Thursday, 8 September 2016

Miniature giants, part two: Spider drone

In my ongoing quest to fill the streets of Kru with all manner of weird and wonderful things, this next model is a giant robotic spider from Curtis Fell's Ramshackle Games. I love the original model so much I've done something with it that I rarely ever do.


Not only have I done absolutely no conversion work whatsoever, but I've also ripped off Ramshackle's original paint job. I used their work as the basis for my own, but tweaked the colours a bit and went on to incorporate some of the weathering I discussed in my last post.

I'm quite happy with the finished result, especially as it was a fairly quick process (compared to my normal sloth-like pace) – just a matter of hours (spaced over several days) from start to finish. If I could paint more like this, I'd be a very happy man. And one with far fewer unopened boxes lying around.

I imagine there could be a number of reasons why a strange, four-legged, robotic contraption might be found creeping through an Imperial hive city:

1) Perhaps it's simply some kind of drone, tasked on behalf of the municipal authorities to perform routine maintenance on the city's infrastructure.

2) Or maybe it's a servitor – similar to what I described in an earlier post as a hazard-zone sealed-servitor – a model for dangerous environments, with no organic parts left open to the elements.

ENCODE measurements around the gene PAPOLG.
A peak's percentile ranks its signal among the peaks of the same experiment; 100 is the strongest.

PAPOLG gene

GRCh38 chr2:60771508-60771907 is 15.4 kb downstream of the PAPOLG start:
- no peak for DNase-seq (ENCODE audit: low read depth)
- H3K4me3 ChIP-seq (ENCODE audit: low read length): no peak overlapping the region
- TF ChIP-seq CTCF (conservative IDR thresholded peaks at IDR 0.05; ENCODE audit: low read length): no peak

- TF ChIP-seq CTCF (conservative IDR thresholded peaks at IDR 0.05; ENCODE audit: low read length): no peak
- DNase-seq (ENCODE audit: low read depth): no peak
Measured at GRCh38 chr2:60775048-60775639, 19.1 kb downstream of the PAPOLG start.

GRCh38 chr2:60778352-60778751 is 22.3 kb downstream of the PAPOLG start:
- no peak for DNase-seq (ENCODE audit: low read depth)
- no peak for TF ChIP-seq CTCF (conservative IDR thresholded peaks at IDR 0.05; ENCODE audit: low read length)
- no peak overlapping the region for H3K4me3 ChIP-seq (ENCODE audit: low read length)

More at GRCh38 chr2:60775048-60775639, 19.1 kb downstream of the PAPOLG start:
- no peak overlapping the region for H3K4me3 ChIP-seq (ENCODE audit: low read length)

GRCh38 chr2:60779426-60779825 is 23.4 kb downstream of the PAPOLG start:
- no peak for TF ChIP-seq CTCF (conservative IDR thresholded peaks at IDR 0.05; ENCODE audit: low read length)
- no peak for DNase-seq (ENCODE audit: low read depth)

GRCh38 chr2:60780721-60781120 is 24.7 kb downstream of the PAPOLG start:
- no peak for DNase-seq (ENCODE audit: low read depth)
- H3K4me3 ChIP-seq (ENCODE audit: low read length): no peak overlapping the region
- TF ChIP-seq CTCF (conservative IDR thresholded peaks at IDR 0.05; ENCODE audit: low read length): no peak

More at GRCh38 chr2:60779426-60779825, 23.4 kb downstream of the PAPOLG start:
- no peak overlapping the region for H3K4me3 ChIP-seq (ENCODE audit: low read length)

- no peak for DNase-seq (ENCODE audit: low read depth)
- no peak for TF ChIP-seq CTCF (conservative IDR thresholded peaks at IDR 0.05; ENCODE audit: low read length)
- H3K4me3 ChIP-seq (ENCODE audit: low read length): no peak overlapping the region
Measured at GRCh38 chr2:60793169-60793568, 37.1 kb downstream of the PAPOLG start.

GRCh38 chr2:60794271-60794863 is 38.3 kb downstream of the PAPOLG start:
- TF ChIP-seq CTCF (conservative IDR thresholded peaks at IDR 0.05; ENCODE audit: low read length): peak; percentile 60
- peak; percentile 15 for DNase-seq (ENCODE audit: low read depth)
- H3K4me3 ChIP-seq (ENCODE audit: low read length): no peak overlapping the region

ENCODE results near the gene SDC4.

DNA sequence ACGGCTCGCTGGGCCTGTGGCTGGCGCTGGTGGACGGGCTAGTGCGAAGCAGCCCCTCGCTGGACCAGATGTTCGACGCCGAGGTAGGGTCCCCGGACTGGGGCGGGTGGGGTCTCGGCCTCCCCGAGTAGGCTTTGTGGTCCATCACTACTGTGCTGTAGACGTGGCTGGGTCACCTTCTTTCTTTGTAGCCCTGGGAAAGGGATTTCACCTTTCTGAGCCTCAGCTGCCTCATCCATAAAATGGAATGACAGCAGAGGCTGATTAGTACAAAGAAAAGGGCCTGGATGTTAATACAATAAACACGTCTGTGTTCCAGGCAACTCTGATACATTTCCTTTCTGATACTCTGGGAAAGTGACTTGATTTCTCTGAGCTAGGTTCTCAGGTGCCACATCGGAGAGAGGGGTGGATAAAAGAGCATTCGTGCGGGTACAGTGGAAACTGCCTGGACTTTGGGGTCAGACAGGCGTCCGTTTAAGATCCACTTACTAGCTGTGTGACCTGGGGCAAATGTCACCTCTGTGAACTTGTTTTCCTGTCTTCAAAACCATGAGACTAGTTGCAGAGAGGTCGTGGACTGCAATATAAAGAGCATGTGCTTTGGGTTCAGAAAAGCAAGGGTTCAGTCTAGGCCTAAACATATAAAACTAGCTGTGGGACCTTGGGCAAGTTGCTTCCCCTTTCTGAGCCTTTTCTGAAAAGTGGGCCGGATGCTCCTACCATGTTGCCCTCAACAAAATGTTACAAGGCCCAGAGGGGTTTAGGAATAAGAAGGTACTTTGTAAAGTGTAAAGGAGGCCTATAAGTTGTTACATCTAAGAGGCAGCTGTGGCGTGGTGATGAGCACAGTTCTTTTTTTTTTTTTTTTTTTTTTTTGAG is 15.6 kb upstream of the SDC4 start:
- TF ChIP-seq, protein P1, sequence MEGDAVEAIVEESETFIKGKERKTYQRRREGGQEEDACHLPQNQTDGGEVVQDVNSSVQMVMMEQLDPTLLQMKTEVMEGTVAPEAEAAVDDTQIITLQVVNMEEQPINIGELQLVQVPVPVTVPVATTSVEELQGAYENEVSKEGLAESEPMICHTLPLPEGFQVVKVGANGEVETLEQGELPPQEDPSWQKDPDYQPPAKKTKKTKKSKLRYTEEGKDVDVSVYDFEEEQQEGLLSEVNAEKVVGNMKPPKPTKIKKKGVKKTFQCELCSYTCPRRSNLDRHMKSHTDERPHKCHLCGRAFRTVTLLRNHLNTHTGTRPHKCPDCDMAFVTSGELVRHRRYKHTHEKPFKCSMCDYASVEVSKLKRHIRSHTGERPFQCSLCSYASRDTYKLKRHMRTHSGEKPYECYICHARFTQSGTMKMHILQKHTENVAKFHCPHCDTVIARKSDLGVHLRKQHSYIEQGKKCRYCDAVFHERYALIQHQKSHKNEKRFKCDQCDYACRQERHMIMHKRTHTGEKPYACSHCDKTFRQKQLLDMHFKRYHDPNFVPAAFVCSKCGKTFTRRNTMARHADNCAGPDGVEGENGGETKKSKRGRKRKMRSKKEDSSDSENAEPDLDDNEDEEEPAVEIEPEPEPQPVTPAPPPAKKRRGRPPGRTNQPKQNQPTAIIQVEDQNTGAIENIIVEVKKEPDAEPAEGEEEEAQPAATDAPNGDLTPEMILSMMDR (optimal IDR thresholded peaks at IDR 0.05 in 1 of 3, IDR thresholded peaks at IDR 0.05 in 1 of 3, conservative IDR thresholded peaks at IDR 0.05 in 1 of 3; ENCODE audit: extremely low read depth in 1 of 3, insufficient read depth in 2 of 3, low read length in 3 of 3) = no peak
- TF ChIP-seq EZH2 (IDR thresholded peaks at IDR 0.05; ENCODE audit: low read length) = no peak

3) Then again, what if it's a Mechanicus experiment that's escaped its testing ground, proving far more effective than they'd imagined, and not yet fully programmed to live peacefully alongside the other inhabitants of the city?

4) Or maybe that was the plan? It's some kind of awful Dark Mechanicus weapon that's recently clambered out from a heretical laboratory, hidden in the depths of the city, with murder and mayhem in its mind, sowing confusion before a larger invasion comes from the skies.

Whatever it is, I can see it fitting right in with the look of the city, maybe even providing a bit of inspiration for Inquisimunda style games: A hive gang has to stop it mapping their territory; or the Arbites have to hunt it down before it returns to its secret lair; or a member of an Inquisitorial strike team must make contact with it to download information about a terrible atrocity before it happens.

But it's not just about provoking fresh waves of thinking and inspiring new narrative. At their most basic level, one-off models like this will still add interesting and unusual texture to games – enriching the tabletop experience for not just players, but spectators too.

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